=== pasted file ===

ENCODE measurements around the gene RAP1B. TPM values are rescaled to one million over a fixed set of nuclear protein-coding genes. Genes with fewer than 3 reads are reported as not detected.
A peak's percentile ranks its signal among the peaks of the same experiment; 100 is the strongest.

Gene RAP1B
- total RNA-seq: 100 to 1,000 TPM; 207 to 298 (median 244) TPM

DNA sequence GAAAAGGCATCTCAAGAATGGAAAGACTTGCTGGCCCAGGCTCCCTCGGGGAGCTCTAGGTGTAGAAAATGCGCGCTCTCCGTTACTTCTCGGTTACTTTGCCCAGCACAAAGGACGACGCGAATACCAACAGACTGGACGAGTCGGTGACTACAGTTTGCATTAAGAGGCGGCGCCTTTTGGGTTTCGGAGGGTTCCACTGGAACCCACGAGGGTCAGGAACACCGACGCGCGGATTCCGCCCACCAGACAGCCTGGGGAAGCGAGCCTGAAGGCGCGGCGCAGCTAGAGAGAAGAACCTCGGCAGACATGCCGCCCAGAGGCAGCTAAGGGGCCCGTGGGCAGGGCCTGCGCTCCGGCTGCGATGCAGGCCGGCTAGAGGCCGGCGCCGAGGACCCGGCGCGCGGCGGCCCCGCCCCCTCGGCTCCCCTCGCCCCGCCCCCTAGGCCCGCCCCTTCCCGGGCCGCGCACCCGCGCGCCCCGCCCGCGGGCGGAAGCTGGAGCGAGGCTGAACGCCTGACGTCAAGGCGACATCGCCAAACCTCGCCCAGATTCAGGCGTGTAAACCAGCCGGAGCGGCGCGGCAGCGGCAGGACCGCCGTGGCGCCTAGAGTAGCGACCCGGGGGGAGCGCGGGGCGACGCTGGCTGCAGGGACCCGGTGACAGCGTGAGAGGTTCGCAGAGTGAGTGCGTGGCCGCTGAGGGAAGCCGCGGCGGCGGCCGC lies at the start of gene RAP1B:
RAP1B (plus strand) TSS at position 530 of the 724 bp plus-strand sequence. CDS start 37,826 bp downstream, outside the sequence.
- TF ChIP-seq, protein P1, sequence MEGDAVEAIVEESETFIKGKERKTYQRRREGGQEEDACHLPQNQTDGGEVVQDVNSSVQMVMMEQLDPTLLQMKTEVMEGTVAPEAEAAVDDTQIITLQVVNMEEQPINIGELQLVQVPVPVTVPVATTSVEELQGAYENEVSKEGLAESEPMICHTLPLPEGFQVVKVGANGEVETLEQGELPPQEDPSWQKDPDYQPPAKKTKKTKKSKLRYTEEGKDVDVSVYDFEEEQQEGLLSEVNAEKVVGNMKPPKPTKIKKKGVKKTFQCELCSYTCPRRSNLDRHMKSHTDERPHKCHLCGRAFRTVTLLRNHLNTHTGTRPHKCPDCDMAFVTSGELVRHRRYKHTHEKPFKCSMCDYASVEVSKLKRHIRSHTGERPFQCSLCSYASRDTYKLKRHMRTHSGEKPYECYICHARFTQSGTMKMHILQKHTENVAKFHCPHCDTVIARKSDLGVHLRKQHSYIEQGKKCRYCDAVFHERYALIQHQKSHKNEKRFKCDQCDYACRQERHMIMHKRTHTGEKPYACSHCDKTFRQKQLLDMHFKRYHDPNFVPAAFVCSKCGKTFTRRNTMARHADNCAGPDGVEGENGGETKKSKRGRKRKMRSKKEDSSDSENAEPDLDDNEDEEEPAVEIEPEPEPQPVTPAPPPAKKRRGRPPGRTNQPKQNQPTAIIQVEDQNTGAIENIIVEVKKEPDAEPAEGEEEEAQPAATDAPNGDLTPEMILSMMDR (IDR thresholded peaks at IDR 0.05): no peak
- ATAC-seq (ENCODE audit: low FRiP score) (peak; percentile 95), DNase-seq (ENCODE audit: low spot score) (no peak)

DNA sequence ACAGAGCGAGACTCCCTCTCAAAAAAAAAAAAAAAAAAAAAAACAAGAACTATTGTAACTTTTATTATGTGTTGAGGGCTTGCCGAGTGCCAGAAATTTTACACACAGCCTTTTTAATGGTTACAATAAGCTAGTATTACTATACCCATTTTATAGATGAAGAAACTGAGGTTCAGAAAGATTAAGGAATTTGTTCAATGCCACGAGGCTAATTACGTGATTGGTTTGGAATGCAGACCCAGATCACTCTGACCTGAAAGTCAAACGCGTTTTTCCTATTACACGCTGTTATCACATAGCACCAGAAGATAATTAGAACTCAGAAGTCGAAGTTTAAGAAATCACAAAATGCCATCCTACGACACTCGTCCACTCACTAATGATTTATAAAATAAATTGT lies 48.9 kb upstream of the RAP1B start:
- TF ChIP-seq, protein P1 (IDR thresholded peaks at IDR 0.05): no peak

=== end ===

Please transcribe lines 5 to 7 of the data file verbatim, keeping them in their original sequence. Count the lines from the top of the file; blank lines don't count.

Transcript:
DNA sequence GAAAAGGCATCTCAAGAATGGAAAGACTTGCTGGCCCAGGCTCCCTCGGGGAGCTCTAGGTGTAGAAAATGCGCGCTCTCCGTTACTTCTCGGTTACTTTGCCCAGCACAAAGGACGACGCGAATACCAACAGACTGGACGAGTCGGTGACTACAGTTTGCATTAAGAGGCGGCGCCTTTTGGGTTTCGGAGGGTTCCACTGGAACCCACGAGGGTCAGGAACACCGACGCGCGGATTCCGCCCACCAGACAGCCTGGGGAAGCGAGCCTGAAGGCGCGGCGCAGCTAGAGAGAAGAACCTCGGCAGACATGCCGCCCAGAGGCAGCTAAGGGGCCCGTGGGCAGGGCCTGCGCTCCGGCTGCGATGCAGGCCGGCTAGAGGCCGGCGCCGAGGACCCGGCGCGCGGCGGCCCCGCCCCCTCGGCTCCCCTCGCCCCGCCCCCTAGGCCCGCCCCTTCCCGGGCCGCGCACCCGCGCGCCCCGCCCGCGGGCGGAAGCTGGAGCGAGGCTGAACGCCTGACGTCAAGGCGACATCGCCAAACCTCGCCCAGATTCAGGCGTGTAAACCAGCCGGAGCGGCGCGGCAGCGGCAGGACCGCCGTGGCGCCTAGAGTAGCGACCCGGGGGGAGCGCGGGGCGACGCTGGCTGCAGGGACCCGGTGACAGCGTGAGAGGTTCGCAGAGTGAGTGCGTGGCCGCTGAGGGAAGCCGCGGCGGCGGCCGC lies at the start of gene RAP1B:
RAP1B (plus strand) TSS at position 530 of the 724 bp plus-strand sequence. CDS start 37,826 bp downstream, outside the sequence.
- TF ChIP-seq, protein P1, sequence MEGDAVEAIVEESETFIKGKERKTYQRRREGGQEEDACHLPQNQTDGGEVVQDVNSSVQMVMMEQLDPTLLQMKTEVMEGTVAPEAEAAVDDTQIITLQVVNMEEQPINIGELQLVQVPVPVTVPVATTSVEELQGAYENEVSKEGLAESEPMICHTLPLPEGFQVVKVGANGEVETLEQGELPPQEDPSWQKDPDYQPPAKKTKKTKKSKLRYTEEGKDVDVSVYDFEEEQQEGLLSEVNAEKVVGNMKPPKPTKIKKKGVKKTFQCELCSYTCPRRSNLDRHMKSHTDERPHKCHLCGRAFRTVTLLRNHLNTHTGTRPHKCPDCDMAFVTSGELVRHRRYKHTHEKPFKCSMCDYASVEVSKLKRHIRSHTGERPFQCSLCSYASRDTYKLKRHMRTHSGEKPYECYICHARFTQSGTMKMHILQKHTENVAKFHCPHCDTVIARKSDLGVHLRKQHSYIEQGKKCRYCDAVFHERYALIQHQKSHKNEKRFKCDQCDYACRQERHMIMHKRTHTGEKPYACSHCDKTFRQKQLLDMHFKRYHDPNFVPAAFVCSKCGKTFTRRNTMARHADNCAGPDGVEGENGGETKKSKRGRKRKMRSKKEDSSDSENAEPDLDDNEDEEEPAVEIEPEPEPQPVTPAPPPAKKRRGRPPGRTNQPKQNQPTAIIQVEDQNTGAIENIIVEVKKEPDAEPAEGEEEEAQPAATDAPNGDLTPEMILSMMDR (IDR thresholded peaks at IDR 0.05): no peak